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Tegh Bahadur Death

The truthfulness of martyrdom of the 9th Sikh Guru Tegh Bahadur

Some have claimed that story of Guru Tegh Bahadur sacrificing his life for refusing to convert to Islam is a modern fabrication. And that there are no historical Sikhs sources about it. While the Persian sources don’t say anything about this martyrdom.

There are counter-views and here is a list of them.

‘Das Guru Katha’ by Kavi Kankan

It is a poem on the lives of the ten Gurus, completed in 1699. The poet Kankan had most likely seen the reign of Guru Hargobind and was already an old man when he briefly stayed in the Durbar of Guru Gobind Singh at Anandpur. The single existing manuscript of Das Guru Katha was recovered and copied from the public library of Lahore by Professor Kirpal Singh in 1956. A copy of the manuscript is now in Khalsa College, Amritsar. The original with many other Sikh records is still in Pakistan.

Prof Kirpal Singh translated the poem and published it in the Khalsa Samachar as a whole.


From a historical point of view, the poem is a contemporary source for Guru Hargobind’s battles during Shah Jahan’s reign, and the martyrdom of Guru Tegh Bahadur for the protection of ‘Janeo and Tikka’, markers of the Pandit class, at whose behest he ‘surrendered’ to Aurangzeb.

Bhat Historians

Bhats were a community of genealogists and ‘local historians’ who annually updated genealogies of families in their designated areas. These genealogies were recorded in their ‘archives’. Most Bhats were Hindus, a few - also known as Mirassis - were Muslim, and some also became Sikh. Sikh Bhats were associated with the Gurus since the time of the third Guru, and have kept chronicle records of Sikh history from the time of the fifth guru. Bhat archives (Vahis) were collected and maintained on a regional basis - some of these are 1. Vahi Multani Sindhi 2. Vahi Talaudi 3. Vahi Karsidhu 4. Vahi Bhadso 5. Vahi Purbhi Dakhni 6. Vahi Jaddo Basiya ki. Many of these Vahis are now collected in places in Punjab/Haryana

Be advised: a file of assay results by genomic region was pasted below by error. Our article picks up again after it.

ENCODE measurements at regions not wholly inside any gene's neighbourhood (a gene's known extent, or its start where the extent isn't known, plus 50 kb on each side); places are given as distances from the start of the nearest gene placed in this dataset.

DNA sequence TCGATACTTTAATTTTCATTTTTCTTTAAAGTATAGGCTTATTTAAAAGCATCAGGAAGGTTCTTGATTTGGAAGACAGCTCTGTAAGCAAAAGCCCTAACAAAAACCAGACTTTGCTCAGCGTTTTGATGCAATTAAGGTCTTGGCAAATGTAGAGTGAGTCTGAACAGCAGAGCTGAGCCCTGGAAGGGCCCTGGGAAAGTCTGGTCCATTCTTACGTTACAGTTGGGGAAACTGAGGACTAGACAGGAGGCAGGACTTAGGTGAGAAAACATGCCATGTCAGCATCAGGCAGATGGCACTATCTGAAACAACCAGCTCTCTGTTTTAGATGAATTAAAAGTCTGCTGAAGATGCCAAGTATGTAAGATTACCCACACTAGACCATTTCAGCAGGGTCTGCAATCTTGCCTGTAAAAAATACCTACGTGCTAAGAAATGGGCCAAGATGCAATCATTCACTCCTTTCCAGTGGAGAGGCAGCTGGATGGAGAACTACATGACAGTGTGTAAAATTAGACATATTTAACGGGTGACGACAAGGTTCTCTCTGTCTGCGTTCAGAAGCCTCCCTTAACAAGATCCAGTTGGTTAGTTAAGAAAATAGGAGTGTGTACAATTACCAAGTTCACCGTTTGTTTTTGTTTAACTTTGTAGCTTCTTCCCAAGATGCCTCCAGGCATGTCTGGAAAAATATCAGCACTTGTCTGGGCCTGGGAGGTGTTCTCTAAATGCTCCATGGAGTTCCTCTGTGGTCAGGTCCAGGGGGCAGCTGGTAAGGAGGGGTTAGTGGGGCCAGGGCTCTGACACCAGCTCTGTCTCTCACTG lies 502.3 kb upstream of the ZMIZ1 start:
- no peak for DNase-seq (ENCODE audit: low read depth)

Bhat methods of maintaining records are a corollary to other Indian record-keeping methods, such as those by Pandas of various Hindu pilgrimage sites. An example of how these two sources corroborate each other, esp in the case of Guru Tegh Bahadur: Bhatt Vahi Purbi Dakhni and Panda records of Prayag both record a 1719 BK visit of Baba Tegh Bahadur to Allahabad.

There is a contemporary record from the Bhat Archives of Jind, confirmed by a compendium of the Archives of Thanesar.

It states (in Hindi) - “Kripa Das beta Arhu Ram ka pota Narain Das ka parpota Brahm das ka bans Thakur Das ka Bhardwaji Gotra Sarsut Dat Brahmin basi Mattan pargana Srinagar des Kashmir … Chak Nanaki aaya.”


GurBilas Patshahi Tenth

Gur Bilas (Pathshahi) Dasvin by Kuir Singh, is dated AD 1751 and in Chapter 4 has the heading ‘Kashmiri Pandit’, page 31 describes them crying in front of the Guru asking for help.


GurBlias Pathshahi Sixth

Gurbilas Patshahi 6 written in 1720 AD matches with Gurbilas Patshahi 10, written in 1751 AD. It speaks of how Aurangzeb was committing atrocities - ripping off sava mann [~5000kg] worth of Janeus from the populace of Kashmir, and how Guru Tegh Bahadur sacrificed his life to protect the people.